If the primary trajectory of progress in terms of technology is easy access and instant communication — as exemplified by smartphones, social media, the cloud, and such — in gaming, its immersion. Increasingly realistic and uniquely styled graphics, motion control, and virtual reality experiences prove it; games are inching toward a more full-fledged overall experience.
With The Hardlight VR Suit, You Can Feel VR
The Hardlight VR suit proves it, too. A $449 police-like protective vest, the wearable is replete with vibrational elements that can emulate rumble-like features found on modern gamepads, but of course able to offer more complex feedback.
The vest comes with chest and arm motors, and the system is one-size-fits-all, any type of players would most likely find it readily wearable should they try it on. It features 16 vibrational nodes and haptic sensors, and also features sweat-proof material, so perspiration won't impede the device's supposed immersive quality.
The system will work with dedicated VR headsets and standard PC titles, as per a report by TechCrunch. Some games are already preprogrammed to integrate with the vest, while others simply add a touch of further realism to one's VR experiences. More impressively, the suit itself features a tracking system that augments the built-in tracking systems of the HTC Vive or the Oculus Rift, in order for the suit to understand where the wearer's limbs are relative to the headset.
Developers may also take advantage of the Suit's many capabilities via APIs, which will trigger the haptic pads as prescribed by a particular VR title.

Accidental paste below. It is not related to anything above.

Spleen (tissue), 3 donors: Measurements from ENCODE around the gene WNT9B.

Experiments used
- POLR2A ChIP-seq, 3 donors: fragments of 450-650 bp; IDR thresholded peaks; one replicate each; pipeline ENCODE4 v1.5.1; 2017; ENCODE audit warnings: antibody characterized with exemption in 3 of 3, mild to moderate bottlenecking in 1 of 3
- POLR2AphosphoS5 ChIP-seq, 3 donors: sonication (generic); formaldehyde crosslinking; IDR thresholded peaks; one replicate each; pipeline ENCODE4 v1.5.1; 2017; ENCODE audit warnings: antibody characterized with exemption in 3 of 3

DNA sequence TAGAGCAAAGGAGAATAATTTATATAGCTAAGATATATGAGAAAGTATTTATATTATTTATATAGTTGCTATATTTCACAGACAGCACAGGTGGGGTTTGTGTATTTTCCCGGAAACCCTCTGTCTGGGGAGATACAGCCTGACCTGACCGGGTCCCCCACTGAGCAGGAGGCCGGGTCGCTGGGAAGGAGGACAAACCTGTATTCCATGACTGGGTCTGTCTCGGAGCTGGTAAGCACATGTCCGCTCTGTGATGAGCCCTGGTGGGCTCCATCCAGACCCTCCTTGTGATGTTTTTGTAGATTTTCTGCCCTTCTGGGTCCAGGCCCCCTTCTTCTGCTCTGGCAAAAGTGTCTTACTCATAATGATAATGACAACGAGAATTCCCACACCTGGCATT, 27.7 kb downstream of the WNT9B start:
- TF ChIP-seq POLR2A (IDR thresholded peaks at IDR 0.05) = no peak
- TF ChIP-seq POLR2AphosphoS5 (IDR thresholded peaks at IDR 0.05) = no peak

Will VR Players Adopt The Hardlight VR Suit?
NullSpace VR's Kickstarter campaign for the Hardlight VR is currently more than halfway through a successful funding, and there are already a slew of games that'll readily support the system if it ever comes to fruition. Of course, it's hard to imagine Hardlight VR stepping out of the niche category — hell, even VR is kind of, at least at present, a niche product, given its technical and monetary requirements.
Still, it's pleasing to be reminded of products like NullSpace VR's, which bolsters the deeply rooted goal of video games striving for optimum immersion, provided, of course, that other bases are already covered, such as gameplay, graphics, and other elements.
Unlike many projects, this one seems immune to the Kickstarter curse of initial smoke and mirrors, which unfortunately fail to amount to anything despite successful funding. According to a report by RoadtoVR, the company has already took its latest Hardlight VR suit prototype to the World's Fair Nano event to show it off. The device is expected to ship sometime in September this year, provided that the Kickstarter campaign pushes through.
"We're changing the game with a fully-loaded suit. Other haptic devices out there don't fit the comfort and flexibility needed for true VR gaming," the device's campaign page reads. "Hardlight is built from years of intensive research and testing to maximize comfort and total freedom - at a price everyone can afford."
Thoughts about NullSpace VR's Hardlight suit? Do you think VR players will adopt such a peripheral? Feel free to sound off in the comments section!